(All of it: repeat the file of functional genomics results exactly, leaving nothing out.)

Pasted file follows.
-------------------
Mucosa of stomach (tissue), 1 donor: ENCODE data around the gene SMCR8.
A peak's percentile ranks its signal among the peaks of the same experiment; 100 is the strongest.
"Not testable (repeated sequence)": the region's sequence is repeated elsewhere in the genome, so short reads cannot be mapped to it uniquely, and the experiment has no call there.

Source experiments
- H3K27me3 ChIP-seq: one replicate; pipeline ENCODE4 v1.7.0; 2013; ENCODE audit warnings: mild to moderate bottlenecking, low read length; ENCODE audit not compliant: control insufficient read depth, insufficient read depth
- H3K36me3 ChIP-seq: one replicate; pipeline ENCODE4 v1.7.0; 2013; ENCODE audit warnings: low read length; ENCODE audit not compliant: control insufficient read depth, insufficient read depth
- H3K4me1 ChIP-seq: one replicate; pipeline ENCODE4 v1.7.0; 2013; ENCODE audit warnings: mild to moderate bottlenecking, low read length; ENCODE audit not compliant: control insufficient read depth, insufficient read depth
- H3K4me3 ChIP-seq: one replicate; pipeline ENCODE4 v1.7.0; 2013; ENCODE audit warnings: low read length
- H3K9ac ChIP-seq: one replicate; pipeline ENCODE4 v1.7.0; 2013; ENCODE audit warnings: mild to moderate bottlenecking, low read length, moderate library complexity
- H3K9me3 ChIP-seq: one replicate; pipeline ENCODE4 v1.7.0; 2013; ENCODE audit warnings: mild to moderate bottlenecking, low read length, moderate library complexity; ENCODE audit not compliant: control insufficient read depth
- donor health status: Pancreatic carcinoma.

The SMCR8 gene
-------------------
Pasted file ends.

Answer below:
Mucosa of stomach (tissue), 1 donor: ENCODE data around the gene SMCR8.
A peak's percentile ranks its signal among the peaks of the same experiment; 100 is the strongest.
"Not testable (repeated sequence)": the region's sequence is repeated elsewhere in the genome, so short reads cannot be mapped to it uniquely, and the experiment has no call there.

Source experiments
- H3K27me3 ChIP-seq: one replicate; pipeline ENCODE4 v1.7.0; 2013; ENCODE audit warnings: mild to moderate bottlenecking, low read length; ENCODE audit not compliant: control insufficient read depth, insufficient read depth
- H3K36me3 ChIP-seq: one replicate; pipeline ENCODE4 v1.7.0; 2013; ENCODE audit warnings: low read length; ENCODE audit not compliant: control insufficient read depth, insufficient read depth
- H3K4me1 ChIP-seq: one replicate; pipeline ENCODE4 v1.7.0; 2013; ENCODE audit warnings: mild to moderate bottlenecking, low read length; ENCODE audit not compliant: control insufficient read depth, insufficient read depth
- H3K4me3 ChIP-seq: one replicate; pipeline ENCODE4 v1.7.0; 2013; ENCODE audit warnings: low read length
- H3K9ac ChIP-seq: one replicate; pipeline ENCODE4 v1.7.0; 2013; ENCODE audit warnings: mild to moderate bottlenecking, low read length, moderate library complexity
- H3K9me3 ChIP-seq: one replicate; pipeline ENCODE4 v1.7.0; 2013; ENCODE audit warnings: mild to moderate bottlenecking, low read length, moderate library complexity; ENCODE audit not compliant: control insufficient read depth
- donor health status: Pancreatic carcinoma.

The SMCR8 gene